Pipapo by Jurgen Mayer


Pipapo is a sculptural bench, made of Caesarstone surface from the Supernatural series, with a natural stone pattern delicately milled to create a three dimensional, lattice-like formation. The work is based on Mayer H.’s long standing investigation, both in architecture and art, of data protection patterns found, for example, on the inside of envelopes sent by government agencies and banks. Their extremely dense optical pattern aims to protect the personal content of letters from indiscretion and to make sensitive data invisible by presenting a sphere of exclusive knowledge.


Pipapo reflects Juergan Mayer H.’s fascination with camouflaged digital design and the interrelations of communicative space. The bench represents an endless pattern field and plays with dimension and form, the exposed and hidden and the material and the immaterial.


Juergen Mayer H. says in regard to the sculpture and his work: “We like to speculate on the potential of new materials for our built environment, to stress the limits of production possibilities and to keep the way we use them free to explore.”


OLS Valley Residence by J. Mayer H.


Built on the hillside near Stuttgart, Germany, sits OLS House, a four person residence by J. Mayer H. Architects. Taking advantage of the panoramic views of the valley, the house is divided into areas for public and private areas. The elevated ground floor is equipped with a utility room and spa which opens up to the second level which contains the living, diving and kitchen zones. The upstairs quarters includes the bedrooms, dressing areas and bathrooms.


The structure is built out of reinforced concrete. The aluminum and glass facade consists of a insulated heat compound system. Slats and anti-glare sheeting provide an integrated network protecting it from sun and heat.


The deep roof and recessed balcony is made with  pre-weathered zinc plate cladding which is fitted with solar panels. The exterior areas are paved in a woven surface.




The central design element is a sculptural staircase that connects all three levels.


Open concept kitchen with floor to ceiling windows provide an uninterrupted view of the basin with a terrace that overlooks the garden.



Living room with a rhythmic vertical paneling provide a rectilinear pattern against the organic carved out forms.




Winding staircase.



Master ensuite with diagonally sliced skylights.


Natural light penetrating the staircase.



Glowing interior.



Projecting terrace.



OLS_Schnitt_02 OLS_UG_2ndfloor OLS_UG_3rdfloor OLS_UG_groundfloor OLS_Lageplan_1_01

Photos by David Franck
Drawings by J. Mayer H. Architects

Project Description:

Location: Stuttgart, Germany
Function: Private Residence
Date: 2009 – 2011
Team: Juergen Mayer H., Marcus Blum, Sebastian Finckh, Paul Angelier, Hugo Reis, Julian Blümle
Architect on Site: AB Wiesler + Michael Gruber, Stuttgart
Structural Engineer: Gunter Kopp, Leutenbach/ Nellmersbach
Service Engineers: IB Funk und Partner, Leutenbach
Building Physics: Kurz&Fischer GmbH, Winnenden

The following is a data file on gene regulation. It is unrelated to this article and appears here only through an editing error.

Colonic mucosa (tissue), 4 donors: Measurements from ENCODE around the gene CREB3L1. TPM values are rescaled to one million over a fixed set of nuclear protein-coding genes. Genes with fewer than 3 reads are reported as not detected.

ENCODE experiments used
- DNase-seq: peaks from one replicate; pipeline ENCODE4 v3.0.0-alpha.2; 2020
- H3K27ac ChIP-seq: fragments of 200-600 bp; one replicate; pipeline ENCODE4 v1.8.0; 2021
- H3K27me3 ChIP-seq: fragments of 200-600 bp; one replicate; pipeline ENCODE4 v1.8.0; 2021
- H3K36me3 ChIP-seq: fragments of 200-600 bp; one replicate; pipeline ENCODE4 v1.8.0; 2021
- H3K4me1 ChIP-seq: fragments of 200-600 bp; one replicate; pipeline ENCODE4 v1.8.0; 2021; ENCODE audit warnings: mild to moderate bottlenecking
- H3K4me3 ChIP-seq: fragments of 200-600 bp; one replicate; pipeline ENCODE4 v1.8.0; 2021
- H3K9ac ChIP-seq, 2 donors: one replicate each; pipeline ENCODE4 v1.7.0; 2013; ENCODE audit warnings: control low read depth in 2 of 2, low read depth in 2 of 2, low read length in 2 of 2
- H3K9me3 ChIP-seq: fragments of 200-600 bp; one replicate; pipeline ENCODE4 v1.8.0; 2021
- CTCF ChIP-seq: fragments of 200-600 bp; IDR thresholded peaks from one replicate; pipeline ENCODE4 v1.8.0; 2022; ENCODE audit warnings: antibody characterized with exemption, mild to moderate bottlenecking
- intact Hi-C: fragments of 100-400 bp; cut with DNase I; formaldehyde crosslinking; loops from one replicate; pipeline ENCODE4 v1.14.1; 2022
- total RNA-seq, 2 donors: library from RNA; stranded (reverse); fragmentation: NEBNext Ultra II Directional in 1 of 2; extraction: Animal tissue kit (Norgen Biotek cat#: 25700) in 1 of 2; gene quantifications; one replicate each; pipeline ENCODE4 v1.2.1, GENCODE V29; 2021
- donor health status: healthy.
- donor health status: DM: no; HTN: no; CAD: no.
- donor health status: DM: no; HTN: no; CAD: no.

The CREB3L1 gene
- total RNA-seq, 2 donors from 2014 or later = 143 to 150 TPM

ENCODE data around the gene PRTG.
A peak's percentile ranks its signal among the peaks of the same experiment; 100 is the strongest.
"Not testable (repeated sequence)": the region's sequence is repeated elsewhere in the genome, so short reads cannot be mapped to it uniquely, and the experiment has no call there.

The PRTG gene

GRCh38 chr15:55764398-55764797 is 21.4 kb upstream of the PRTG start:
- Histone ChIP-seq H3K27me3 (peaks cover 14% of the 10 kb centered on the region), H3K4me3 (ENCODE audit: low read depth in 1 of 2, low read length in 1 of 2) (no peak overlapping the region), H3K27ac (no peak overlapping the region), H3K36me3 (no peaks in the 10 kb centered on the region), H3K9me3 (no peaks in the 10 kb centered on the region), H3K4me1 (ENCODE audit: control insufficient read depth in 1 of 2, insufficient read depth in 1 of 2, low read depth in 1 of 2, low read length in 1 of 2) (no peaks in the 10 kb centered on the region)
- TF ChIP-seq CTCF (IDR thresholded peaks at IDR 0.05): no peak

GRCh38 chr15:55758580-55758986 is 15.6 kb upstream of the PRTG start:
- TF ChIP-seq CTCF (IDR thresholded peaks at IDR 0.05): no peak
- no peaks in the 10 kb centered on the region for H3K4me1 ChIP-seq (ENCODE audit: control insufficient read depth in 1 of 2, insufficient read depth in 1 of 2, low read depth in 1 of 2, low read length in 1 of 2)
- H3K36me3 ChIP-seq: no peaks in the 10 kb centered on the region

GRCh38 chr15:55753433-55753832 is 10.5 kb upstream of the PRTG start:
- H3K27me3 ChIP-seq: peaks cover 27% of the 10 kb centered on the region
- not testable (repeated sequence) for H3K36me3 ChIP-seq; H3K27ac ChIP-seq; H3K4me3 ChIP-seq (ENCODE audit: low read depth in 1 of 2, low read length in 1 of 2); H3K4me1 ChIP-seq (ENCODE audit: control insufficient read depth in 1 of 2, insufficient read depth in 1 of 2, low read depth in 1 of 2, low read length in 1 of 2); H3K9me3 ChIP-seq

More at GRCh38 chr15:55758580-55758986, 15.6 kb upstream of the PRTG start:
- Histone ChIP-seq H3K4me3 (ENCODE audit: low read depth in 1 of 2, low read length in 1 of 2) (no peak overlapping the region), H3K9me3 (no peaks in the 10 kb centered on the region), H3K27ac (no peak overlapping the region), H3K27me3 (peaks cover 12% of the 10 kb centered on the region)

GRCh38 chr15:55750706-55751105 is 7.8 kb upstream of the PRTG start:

Photographer: David FranckSite area: 891 m2
Building area: 306 m2
Total floor area: 488 m2
Number of floors: 3
Height of the building: 10.43 m
Structure: reinforced concrete, brick, roof: steel
Exterior material: EIFS, glass, zinc, roof tiles
Interior material: wood, plasterboard, creative floor

Jürgen Mayer H. goes public


Richelle Sibolboro met with German architect Jürgen Mayer H.
to discuss his urban projects and the meaning behind their design and construction.

Nowadays, public and private seems to be blurring.
We have a very kind of public presence when we are at home.
We have social media to share your thoughts your ideas with more people.
But even when you are out in the public space you are very, kind of a private person, you know, with your other forms of communication where you use social media and smart phones to communicate in a very different way.
So I think we are seeing a change of how these boundaries are mediated and negotiated in our everyday.

It’s an important project in the Belgium context because they build a lot of court houses, new courthouses all over the country. And a public building, which is a court house, you know, usually comes with fear because people, you know, there’s something, a view they have that has to be solved. So, it’s a building that usually is not considered with a positive context. But, our building, wants to be a building that actually says that speaking justice might not be the right or wrong decision but it’s actually an agreement that we have with our laws in culture. The law is part of actually, a nice way to live together that regulates the way we actually communicate and handle our everyday business basically. So the courthouse positive atmosphere is really important.

There’s no, right or wrong really. It’s a very messy process when you design. It’s trail and error. It’s a way to work with computer models to study to complex geometries, we do real physical models, we do sketches, we do everything and it goes back and forth.

There is, I think, only the intrusion in the end that says, ok now it works.
It’s something that is new, that makes us curious, and still a little something awkward about it, that asks people to have a second look, to come out and start to appropriate it by questioning, by walking around to figure out what it is happening and in the end it’s intuition, I think.